Culver City Observer -

A Special Performance By LACO


December 10, 2015

By Steven Lieberman

Observer Reporter

The Los Angeles Chamber Orchestra (LACO) opened its "Baroque Conversations" series on Thursday at Zipper Concert Hall at The Colburn School.

It was a special affair led by Iranian-born harpsichord virtuoso Mahan Esfahani featuring works by Bach, Telemann and Erlebach.

Esfahani was joined by LACO concertmaster Margaret Batjer; assistant concertmaster Tereza Stanislav; Victoria Miskolczy, associate principal viola; Robert Brophy, viola; Armen Ksajikian, associate principal cello; Peter Lloyd, acting principal bass; Sandy Hughes, flute; and Allan Vogel, principal oboe; and guest musician John Schneiderman, theorbo.

The program includes Erlebach's Ouvertüre IV; Telemann's Paris Quartet No. 7 in D major; and Bach's Sonata in G minor for Oboe and Harpsichord and Harpsichord Concerto No. 1 in D minor.

Esfahani, in demand around the globe, made his London debut in 2009 and since then has worked tirelessly to establish the harpsichord in the mainstream of concert instruments in classical and contemporary repertoire, including giving the first harpsichord recital in the history of the BBC Proms in 2011.

His mastery of the instrument was on display for the packed-house Zipper Hall.

All of the composers chosen by Esrahani for the concert are German, but the music they wrote displays characteristics not just of that style, but of the French and Italian styles.

One thing they all have in common is the use of basso continuo, two players who round out the harmonies and bassline of a piece. One person plays a bass instrument, while the other continuo player performs on an instrument that has the capacity to sound more than one note at a time, a "chordal" instrument.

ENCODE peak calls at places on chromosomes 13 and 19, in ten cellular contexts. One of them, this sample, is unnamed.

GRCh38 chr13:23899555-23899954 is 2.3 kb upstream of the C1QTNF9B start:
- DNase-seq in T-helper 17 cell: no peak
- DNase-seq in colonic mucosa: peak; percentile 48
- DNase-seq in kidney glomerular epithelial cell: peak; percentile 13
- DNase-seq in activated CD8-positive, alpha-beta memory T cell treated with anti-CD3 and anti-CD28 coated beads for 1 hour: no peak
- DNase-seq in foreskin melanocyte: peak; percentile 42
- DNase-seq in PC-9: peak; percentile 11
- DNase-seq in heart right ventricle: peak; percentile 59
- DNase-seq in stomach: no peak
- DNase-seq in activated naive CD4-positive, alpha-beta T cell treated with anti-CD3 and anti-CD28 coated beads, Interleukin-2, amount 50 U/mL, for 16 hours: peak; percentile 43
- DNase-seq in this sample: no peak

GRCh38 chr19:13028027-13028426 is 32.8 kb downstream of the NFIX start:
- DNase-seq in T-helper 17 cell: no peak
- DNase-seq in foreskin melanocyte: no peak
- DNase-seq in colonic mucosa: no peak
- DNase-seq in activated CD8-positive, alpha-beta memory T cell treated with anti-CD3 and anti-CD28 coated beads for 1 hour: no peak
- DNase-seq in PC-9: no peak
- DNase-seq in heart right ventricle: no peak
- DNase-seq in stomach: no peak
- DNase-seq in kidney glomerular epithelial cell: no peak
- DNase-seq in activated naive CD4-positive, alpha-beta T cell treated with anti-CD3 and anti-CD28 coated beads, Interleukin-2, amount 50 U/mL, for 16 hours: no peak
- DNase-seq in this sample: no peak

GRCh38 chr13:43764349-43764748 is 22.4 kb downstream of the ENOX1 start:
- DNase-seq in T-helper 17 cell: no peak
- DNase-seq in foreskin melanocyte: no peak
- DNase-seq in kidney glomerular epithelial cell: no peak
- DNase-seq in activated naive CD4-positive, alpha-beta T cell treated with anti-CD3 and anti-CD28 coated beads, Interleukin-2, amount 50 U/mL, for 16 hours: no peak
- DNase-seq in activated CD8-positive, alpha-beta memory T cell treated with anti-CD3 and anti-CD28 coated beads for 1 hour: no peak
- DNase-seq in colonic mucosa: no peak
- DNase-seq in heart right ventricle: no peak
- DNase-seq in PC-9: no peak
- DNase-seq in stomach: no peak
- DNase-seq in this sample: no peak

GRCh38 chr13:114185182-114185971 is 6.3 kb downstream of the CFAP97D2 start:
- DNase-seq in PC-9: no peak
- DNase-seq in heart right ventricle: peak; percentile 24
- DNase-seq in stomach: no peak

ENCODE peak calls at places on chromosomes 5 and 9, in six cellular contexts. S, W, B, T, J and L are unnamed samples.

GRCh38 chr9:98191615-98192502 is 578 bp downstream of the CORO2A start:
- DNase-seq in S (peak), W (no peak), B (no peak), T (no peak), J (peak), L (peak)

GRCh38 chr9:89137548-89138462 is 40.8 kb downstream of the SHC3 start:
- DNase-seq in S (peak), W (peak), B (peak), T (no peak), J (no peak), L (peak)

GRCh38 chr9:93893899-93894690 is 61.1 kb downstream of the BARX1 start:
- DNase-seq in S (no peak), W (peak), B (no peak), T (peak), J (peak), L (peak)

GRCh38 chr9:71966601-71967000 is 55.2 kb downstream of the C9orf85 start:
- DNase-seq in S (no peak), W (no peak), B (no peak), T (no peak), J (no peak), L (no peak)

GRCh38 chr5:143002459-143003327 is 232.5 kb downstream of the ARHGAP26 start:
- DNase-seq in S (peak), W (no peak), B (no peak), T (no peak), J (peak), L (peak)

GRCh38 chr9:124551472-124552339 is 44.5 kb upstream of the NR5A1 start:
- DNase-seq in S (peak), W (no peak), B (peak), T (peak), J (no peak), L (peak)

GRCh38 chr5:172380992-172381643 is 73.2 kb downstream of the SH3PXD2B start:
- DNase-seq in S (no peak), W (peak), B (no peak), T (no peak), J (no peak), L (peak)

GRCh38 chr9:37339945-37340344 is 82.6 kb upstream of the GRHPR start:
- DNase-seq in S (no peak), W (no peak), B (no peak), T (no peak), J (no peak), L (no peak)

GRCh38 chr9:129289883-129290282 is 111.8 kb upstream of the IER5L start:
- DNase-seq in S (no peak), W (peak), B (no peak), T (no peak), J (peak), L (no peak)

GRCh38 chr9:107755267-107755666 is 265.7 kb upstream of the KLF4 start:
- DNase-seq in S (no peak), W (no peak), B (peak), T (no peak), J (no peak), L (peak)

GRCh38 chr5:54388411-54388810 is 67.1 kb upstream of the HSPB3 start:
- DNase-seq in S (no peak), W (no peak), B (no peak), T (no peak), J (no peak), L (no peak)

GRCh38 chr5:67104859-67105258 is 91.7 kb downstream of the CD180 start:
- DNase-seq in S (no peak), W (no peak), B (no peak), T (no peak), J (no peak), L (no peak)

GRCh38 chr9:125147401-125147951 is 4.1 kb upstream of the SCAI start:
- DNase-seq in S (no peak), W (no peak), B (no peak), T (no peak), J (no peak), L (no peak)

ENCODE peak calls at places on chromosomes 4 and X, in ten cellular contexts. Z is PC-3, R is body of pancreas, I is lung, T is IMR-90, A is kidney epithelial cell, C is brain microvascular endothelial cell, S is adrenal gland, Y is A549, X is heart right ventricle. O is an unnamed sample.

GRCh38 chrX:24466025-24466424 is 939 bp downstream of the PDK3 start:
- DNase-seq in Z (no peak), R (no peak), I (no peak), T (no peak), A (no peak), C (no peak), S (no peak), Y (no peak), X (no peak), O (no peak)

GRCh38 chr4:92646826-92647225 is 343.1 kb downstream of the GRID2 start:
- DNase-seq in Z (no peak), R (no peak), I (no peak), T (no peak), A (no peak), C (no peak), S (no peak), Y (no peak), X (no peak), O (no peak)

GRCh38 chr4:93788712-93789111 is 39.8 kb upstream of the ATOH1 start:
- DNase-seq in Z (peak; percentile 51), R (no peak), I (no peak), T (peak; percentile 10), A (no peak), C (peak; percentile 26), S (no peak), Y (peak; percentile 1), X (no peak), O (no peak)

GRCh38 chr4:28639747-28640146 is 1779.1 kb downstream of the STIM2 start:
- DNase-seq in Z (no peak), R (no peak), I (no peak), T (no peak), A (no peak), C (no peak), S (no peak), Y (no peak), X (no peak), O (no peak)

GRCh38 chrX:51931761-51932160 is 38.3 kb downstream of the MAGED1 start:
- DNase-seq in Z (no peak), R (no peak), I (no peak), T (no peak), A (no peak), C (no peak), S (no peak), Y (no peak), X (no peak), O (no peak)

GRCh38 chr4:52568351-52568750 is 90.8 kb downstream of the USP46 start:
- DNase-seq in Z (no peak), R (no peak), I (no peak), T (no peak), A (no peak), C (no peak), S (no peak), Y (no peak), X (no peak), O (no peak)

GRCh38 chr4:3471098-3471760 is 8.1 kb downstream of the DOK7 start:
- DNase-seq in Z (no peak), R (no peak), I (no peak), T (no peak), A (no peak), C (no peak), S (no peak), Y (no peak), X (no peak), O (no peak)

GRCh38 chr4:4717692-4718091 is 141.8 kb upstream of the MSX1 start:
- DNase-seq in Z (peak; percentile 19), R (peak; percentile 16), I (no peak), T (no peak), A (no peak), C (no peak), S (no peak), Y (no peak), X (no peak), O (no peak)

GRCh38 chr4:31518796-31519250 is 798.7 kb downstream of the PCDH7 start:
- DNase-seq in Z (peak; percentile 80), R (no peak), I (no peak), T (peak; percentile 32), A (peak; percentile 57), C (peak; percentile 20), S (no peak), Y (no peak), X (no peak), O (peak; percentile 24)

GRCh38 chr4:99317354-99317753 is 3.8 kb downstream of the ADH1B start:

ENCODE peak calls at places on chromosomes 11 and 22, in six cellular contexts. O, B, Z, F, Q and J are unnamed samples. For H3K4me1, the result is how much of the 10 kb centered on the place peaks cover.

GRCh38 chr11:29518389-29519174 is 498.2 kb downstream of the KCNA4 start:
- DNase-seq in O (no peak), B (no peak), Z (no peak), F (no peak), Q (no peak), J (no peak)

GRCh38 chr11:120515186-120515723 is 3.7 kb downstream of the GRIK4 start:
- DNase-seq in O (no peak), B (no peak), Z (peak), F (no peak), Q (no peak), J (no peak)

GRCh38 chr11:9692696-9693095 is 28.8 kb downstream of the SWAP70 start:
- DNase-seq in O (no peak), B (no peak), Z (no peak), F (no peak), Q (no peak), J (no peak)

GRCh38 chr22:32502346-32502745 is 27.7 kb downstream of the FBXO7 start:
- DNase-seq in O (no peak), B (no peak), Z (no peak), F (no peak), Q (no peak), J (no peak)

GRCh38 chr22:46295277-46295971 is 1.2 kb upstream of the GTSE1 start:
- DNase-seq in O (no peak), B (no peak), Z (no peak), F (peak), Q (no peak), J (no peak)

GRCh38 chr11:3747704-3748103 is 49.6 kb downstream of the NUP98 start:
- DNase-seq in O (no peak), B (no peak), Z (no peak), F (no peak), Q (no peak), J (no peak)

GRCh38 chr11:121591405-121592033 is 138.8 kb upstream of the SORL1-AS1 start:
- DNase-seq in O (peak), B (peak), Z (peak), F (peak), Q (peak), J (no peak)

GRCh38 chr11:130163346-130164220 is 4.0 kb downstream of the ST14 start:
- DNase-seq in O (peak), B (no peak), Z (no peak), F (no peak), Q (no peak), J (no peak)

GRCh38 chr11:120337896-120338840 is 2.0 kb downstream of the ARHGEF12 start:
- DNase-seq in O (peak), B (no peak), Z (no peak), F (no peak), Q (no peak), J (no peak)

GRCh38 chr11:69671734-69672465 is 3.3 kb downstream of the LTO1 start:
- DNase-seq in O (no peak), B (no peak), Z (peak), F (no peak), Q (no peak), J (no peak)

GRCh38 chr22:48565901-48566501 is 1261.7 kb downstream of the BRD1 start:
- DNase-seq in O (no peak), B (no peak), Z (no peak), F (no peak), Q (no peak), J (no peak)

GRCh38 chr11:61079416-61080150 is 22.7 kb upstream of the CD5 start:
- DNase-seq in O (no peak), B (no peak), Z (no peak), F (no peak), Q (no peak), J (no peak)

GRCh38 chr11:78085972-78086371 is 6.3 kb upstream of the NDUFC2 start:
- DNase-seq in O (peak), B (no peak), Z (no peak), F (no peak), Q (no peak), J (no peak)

Erlebach represents the generation that came before Bach and Telemann, who were contemporaries in the late Baroque. Bach and his contemporaries wrote an extraordinary amount of music.

All of the compositions were performed masterfully, but the highlight of the program was Bach's Harpsichord Concerto in D minor. There was intensity in this Concerto, a seriousness and relentless drive that comes to a brief rest only in the middle movement. The soloist must have incredible endurance to play this piece because the activity never stops.

Esfahani played it just as Bach intended: virtuosic, rigorous and unrelenting.

LACO's highly regarded five-concert "Baroque Conversations" series, now in its tenth year, explores the genesis of orchestral repertoire from early Baroque schools through the pre-classical period.

In signature LACO style, each concert host shares insights into the music and invites questions from the audience post-performance, providing an in-depth look at the music being presented as well as an opportunity to get to know the musicians on a more personal level.

And there is always a complimentary wine reception for all ticket holders one hour before the concert starts.

For more information about LACO and their 2015-16 season, go to


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